Grenfell fire coroner meets Queen at Buckingham Palace
The Grenfell coroner has joined the Queen for a private lunch at Buckingham Palace.
Dr Fiona Wilcox, senior coroner for Inner West London, has previously called on the NHS to set up a screening programme for those exposed to smoke and fire in the disaster, which killed 72 people.
The catastrophic fire broke out in the 24-storey Grenfell Tower block in west London on June 14 last year.
Dr Wilcox was responsible for opening, adjourning and suspending inquests into the deaths, until the police investigation and public inquiry have finished.
She held a two-minute silence and read the names and ages of victims at the end of an arduous identification process that lasted five months.
She was one of eight guests invited to dine with the monarch at a private lunch in the royal residence’s 1844 Room.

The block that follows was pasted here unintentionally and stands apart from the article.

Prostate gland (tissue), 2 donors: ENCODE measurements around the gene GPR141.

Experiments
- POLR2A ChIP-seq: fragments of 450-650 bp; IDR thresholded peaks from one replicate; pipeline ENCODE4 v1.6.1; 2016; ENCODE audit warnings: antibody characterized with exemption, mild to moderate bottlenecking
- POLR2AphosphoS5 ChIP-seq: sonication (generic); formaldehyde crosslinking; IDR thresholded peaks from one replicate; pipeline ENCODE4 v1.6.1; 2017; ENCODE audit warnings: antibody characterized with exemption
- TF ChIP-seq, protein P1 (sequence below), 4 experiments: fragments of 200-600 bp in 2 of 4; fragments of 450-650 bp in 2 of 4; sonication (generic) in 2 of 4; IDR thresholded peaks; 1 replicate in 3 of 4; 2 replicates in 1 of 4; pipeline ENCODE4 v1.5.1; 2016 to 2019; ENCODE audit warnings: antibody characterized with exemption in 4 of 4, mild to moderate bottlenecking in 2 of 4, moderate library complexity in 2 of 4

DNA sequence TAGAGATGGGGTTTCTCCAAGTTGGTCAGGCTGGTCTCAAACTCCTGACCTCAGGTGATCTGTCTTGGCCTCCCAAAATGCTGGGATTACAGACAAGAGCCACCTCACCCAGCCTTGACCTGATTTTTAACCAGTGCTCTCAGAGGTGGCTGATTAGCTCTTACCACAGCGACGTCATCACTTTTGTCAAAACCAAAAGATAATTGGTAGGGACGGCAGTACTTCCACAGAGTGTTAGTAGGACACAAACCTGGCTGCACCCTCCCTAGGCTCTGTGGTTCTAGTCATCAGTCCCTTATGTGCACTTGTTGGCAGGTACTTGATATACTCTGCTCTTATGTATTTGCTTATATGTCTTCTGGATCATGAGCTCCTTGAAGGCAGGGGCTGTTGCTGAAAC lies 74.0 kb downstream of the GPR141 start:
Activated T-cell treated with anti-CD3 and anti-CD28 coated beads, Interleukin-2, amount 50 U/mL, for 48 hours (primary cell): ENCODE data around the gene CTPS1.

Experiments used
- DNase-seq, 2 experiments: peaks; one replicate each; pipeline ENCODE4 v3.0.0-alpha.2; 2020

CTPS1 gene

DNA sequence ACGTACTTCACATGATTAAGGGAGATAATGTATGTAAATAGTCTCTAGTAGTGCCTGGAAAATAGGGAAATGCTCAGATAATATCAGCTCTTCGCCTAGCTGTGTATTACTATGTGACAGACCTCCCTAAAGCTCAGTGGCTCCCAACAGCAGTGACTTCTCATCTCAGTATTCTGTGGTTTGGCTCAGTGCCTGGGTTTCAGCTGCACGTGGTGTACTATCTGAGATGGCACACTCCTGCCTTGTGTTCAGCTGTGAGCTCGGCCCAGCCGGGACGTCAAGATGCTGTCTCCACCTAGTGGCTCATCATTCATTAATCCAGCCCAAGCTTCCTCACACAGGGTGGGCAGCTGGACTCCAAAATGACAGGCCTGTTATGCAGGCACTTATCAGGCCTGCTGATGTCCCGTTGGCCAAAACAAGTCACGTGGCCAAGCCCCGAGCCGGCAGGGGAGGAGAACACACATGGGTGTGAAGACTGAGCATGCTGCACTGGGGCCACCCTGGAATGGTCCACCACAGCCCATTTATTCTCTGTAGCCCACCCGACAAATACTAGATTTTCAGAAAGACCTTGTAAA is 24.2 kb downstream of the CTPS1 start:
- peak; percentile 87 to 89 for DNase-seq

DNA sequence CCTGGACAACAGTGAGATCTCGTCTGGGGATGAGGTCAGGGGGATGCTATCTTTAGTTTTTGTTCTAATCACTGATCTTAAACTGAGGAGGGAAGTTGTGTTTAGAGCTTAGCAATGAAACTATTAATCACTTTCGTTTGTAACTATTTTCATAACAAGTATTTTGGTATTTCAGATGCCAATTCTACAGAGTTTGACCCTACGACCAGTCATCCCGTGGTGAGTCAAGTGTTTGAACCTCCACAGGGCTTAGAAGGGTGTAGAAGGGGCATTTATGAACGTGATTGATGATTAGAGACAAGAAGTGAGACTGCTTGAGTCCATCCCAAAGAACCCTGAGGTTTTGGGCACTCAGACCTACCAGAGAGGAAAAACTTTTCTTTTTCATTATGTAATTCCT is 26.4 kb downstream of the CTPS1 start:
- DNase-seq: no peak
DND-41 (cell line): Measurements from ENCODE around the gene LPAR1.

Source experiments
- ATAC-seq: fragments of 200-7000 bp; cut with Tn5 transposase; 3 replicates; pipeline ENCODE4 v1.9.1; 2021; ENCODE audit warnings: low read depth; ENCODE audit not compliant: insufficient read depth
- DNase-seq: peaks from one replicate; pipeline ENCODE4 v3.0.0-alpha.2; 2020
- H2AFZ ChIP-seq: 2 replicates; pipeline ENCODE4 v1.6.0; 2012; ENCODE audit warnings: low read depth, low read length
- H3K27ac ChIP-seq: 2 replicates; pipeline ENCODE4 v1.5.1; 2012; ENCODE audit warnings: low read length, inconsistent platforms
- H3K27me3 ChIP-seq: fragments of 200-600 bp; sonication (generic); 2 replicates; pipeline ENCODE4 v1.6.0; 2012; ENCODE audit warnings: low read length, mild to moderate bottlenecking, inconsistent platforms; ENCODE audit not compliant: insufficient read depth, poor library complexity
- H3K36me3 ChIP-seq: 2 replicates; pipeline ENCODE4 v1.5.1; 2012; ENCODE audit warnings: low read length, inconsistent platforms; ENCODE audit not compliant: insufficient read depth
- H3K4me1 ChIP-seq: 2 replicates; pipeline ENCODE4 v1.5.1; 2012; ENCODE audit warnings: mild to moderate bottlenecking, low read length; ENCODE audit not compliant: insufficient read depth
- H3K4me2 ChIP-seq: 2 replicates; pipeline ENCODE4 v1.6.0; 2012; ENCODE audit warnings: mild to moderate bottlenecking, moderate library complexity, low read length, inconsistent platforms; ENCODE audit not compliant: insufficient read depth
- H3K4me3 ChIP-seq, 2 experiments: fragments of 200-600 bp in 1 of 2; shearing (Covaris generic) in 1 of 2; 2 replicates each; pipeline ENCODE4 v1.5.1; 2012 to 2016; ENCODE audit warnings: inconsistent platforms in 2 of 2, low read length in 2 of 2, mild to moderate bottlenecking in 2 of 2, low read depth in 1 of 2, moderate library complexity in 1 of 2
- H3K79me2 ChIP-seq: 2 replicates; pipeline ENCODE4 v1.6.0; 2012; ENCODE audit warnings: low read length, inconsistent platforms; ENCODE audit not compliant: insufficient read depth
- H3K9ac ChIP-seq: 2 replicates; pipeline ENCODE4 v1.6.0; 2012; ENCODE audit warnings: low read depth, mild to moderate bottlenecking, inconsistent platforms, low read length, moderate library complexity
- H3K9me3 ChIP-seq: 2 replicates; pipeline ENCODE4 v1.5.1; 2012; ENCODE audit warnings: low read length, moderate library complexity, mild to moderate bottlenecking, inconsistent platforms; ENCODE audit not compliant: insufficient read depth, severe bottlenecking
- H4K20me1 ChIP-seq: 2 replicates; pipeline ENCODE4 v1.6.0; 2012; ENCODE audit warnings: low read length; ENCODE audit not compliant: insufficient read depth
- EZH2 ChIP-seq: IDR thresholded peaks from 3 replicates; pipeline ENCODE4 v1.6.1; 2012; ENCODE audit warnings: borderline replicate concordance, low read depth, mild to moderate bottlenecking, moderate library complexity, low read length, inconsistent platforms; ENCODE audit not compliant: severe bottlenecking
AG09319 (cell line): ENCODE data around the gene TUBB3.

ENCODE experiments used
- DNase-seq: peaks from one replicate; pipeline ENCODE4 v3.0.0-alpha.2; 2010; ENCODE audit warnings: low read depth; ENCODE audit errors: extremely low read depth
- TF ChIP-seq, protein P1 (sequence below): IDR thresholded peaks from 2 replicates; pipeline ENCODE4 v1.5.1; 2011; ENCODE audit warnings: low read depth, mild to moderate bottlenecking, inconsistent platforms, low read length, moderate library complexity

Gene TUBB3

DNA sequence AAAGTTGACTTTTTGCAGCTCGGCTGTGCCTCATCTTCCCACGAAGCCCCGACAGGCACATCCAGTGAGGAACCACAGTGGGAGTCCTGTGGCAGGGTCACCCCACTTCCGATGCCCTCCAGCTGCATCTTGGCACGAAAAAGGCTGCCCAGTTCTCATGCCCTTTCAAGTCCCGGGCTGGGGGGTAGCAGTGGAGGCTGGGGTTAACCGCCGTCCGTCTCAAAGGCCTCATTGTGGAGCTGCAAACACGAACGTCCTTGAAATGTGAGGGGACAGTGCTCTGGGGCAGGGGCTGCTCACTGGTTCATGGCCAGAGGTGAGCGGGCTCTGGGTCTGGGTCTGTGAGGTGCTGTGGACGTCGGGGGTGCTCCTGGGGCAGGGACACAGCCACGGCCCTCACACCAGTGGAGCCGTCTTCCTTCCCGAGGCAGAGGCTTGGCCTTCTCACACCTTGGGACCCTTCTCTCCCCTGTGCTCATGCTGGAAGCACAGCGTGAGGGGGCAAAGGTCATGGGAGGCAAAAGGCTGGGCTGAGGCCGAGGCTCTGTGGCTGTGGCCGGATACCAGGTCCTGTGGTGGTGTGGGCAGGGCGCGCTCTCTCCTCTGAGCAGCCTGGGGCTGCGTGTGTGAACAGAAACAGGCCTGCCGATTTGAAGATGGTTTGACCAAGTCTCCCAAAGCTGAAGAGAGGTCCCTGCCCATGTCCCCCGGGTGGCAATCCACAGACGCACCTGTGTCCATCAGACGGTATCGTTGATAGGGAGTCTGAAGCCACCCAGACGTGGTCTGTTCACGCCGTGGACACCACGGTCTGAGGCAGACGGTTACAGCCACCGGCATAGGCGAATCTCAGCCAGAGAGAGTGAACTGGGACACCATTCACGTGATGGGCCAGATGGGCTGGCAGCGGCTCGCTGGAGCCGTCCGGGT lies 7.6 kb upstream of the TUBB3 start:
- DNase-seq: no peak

Others included racing car designer Adrian Newey.
Mr Newey, chief technical officer of Red Bull Racing, has won 10 Formula One constructors’ titles and propelled some of the world’s most famous racers to the Drivers’ Championship
The Queen also invited mathematician Sir Alan Wilson, who is director of special projects at The Alan Turing Institute.
Sir Alan’s research focuses on mathematical modelling of cities.
The institute is the national institute for data science and artificial intelligence and was set up in honour of life-saving Second World War code-breaker Alan Turing.
Turing, who was gay, was given a posthumous royal pardon by the Queen in 2014 for his conviction in 1952 when he was arrested for having an affair with a man.
Others invited to the palace were Zoe Carr, chief executive of Wise Academies; Professor Dame Jane Francis, director of The British Antarctic Survey; Professor Sir John Bell, Regius Professor of Medicine at Oxford University; retired gamekeeper Ian Grindy; and Vice Admiral Clive Johnstone, Commander of Nato’s Allied Maritime Command.
Since 1956, the Queen has given luncheon parties at the palace to meet people from different walks of life.
Guests also usually join the monarch for drinks beforehand and for coffee in the 18th Century Room afterwards.